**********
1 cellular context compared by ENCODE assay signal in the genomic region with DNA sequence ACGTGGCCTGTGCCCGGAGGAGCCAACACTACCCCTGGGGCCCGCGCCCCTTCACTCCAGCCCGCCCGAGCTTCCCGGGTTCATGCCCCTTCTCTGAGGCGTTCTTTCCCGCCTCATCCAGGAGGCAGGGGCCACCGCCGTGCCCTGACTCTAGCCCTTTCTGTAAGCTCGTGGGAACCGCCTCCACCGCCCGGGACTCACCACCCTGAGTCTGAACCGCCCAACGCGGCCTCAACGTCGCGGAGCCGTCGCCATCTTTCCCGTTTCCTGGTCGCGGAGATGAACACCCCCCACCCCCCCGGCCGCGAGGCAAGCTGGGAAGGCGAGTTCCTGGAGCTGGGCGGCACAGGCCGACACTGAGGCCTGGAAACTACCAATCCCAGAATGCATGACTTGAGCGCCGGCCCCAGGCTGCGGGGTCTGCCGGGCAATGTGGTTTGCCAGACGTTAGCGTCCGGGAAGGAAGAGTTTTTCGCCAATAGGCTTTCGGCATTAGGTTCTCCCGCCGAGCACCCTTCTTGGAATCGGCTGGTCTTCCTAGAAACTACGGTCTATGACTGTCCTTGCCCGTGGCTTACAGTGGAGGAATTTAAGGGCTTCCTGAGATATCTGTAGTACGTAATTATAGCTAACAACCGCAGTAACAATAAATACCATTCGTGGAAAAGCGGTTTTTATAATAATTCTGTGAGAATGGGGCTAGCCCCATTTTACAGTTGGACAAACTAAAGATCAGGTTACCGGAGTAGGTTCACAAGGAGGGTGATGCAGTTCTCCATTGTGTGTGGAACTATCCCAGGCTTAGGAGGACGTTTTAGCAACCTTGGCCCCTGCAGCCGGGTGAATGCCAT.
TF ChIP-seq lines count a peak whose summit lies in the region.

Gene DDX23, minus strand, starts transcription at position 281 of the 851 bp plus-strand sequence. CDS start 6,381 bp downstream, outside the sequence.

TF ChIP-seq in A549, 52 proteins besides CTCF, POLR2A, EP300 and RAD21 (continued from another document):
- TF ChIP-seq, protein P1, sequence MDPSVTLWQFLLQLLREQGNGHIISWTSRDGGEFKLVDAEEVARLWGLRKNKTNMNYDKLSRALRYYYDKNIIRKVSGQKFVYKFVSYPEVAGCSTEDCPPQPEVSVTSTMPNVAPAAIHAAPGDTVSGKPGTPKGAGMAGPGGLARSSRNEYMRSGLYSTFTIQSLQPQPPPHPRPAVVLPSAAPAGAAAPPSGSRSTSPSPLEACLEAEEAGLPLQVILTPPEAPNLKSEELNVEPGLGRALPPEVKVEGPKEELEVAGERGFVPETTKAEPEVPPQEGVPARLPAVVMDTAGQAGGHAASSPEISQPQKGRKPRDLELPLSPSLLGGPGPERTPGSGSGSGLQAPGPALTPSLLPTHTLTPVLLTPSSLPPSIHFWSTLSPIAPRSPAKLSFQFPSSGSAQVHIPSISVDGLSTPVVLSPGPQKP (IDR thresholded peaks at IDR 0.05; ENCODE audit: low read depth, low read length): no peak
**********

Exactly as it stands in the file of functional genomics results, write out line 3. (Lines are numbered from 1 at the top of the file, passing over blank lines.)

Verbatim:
Gene DDX23, minus strand, starts transcription at position 281 of the 851 bp plus-strand sequence. CDS start 6,381 bp downstream, outside the sequence.